Presence of Minorities, Women On Credit Union Boards, Lead to Greater Inclusion, Growth

CUCollaborate report finds minority and women’s representation on credit union boards of directors can contribute to lending inclusion and overall growth.

CUCollaborate & Humanidei





WASHINGTON D.C. September 13, 2022: The presence of minorities and women on a credit union’s board of directors can positively impact both an organization’s lending inclusion and asset growth, a CUCollaborate research team has found.


Both groups, however, remain underrepresented among directors across the industry, according to the report, “Credit Union Boards of Directors: Board Size, Gender, Race, and Institutional Performance, 2012–2021,” produced by CUCollaborate Chief Economist Luis Dopico and Data Analyst Moriah Taylor.


The project was sponsored by Humanidei President/CEO Jill Nowacki and the researchers analyzed National Credit Union Administration board member and call report data in conducting the study.


Minority Representation on Credit Union Boards

With 5,006 minorities among 36,543 directors across the industry, there were 1.0 minorities per board—accounting for 14% of all board members. The number is similar to the average for corporations in the Russell 3000 Index, which reported that 13% of board members were minorities. However, it is far below the 42% figure that reflects the minorities in communities that credit unions serve.


Further, the majority of credit unions (60%) have no minority representation on their boards.

Those figures have consequences, according to the research.


“[W]e found strong evidence that credit unions with more minority representation in their boards have substantially more inclusive lending,” Dopico and Taylor reported. The researchers interpreted this inclusiveness to be “driven less by the characteristics of the population served, and to be driven more by decisions made purposefully by credit unions’ leadership.”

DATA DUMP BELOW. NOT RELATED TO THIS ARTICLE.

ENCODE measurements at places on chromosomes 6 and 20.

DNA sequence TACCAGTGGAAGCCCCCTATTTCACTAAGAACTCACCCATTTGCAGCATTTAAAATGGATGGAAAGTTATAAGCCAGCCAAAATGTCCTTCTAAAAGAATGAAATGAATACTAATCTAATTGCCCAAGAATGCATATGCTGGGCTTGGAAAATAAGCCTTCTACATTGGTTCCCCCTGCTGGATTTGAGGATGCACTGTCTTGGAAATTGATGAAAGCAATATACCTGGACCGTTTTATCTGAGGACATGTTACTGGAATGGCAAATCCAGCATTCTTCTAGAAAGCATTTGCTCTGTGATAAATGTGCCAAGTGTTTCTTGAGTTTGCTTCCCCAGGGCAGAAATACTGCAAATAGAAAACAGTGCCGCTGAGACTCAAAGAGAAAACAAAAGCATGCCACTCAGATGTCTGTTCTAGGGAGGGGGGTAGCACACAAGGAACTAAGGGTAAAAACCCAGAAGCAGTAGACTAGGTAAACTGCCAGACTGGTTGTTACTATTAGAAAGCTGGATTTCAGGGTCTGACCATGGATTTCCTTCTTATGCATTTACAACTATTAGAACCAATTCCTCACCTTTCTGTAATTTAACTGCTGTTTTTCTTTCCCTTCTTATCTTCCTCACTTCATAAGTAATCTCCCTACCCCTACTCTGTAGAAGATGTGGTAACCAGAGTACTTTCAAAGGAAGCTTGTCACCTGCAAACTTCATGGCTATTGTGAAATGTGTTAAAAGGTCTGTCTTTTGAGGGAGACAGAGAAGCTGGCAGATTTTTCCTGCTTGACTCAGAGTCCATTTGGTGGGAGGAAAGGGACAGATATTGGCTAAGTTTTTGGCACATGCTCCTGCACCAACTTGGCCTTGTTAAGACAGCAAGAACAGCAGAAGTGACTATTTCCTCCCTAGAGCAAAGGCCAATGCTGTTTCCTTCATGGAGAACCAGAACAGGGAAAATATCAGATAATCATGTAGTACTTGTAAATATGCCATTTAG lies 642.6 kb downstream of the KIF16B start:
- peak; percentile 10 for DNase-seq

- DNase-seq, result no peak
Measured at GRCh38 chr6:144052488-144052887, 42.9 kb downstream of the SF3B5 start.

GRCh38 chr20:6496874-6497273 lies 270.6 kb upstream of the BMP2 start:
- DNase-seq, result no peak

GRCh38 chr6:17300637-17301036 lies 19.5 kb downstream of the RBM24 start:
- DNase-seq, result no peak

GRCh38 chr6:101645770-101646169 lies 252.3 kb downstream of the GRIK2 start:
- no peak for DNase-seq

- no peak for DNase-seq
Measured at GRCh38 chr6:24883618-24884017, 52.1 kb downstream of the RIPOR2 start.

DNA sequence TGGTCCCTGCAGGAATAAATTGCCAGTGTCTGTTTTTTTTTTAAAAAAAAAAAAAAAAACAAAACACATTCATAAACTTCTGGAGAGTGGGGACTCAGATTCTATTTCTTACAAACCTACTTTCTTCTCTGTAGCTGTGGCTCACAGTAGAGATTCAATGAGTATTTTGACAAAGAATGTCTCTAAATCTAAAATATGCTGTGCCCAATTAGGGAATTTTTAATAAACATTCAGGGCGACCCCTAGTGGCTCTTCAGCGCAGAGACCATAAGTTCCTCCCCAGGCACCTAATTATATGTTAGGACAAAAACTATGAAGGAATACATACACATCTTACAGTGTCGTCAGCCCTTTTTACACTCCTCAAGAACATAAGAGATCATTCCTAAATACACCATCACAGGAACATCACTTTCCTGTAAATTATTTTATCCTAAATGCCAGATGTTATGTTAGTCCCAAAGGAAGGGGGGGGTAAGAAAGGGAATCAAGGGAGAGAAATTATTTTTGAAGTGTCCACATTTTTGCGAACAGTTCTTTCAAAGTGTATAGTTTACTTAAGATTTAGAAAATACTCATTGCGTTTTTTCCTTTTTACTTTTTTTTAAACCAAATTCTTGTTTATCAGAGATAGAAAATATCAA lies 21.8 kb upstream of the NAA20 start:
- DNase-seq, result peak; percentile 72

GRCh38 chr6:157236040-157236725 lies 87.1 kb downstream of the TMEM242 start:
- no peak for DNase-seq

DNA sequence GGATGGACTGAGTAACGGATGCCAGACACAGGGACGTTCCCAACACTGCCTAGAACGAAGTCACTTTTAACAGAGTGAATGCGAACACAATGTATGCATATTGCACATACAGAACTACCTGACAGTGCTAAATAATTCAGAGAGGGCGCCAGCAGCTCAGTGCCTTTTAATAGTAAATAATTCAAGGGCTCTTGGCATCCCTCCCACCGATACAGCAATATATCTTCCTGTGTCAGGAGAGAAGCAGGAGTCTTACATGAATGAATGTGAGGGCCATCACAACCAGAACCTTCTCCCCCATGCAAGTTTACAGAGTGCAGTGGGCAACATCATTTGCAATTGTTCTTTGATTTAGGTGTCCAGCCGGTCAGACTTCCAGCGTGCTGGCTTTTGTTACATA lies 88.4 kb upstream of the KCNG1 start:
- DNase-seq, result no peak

Women’s Representation on Credit Union Boards

Women fared better, according to the report. With 12,758 women among the 36,543 total directors, there were 2.5 women per board, accounting for 35% of all board members. That number is somewhat above the average for corporations in the Russell 3000 Index (27%), but still substantially below the percentage of female members in credit unions, which is close to 50%.


It was reported additionally that 29% of credit unions have boards that are close to gender parity, having between 40% and 60% women. However, credit unions with less representation are far more common, accounting for 56%.


The research notes additionally that the presence of women on boards does not lead to a more conservative approach, contrary to some reports.


Rather, the findings state, “while women are often reported to be more risk-averse in financial decision-making, we do not find credit unions with more women representation to reduce risk taking. Instead, we find credit unions with more women representation to have somewhat higher asset growth rates.”


Board Size

The report also found that credit union boards averaged 7.2 members in 2021, a number that was found not to have changed substantially over the period investigated.


While larger credit unions may tend to have more board members, the report notes that “average board sizes do not differ markedly across asset size ranges,” with 95% of boards composed of between five and 11 members.


Board size was not shown to be a key driver of credit union performance, with the researchers concluding that, “increasing a credit union’s board size would not mechanically yield the performance associated with larger asset size.”


Impact on Performance

The report also examined the links between these demographic factors and several key measures of member-centric and financial institutional performance.


Based on their findings, the researchers revealed that, “with very few exceptions, variation in board size, women’s representation, and minority representation has few measurable impacts across most of the key measures of performance that we explored.”


However, they added, this does “not imply that board size and composition do not matter,” as the metrics calculated do not offer a complete picture of a credit union’s performance.


Ultimately, they concluded, “To best serve their memberships, credit unions should seek boards that are both professionally qualified and representative of their current or potential memberships.”


About CUCollaborate

CUCollaborate is a challenger consultancy that champions credit union growth through disruptive innovation. Through their powerful combination of custom-built software and innovative new strategies, they help credit unions both reach previously unreachable people and better serve those members already within reach.


About Humanidei

Humanidei provides comprehensive human capital solutions that help credit unions become workplaces that work for today’s workforce. Their mission is to help credit unions take action to build inclusive workplaces that leverage human capital to its highest potential.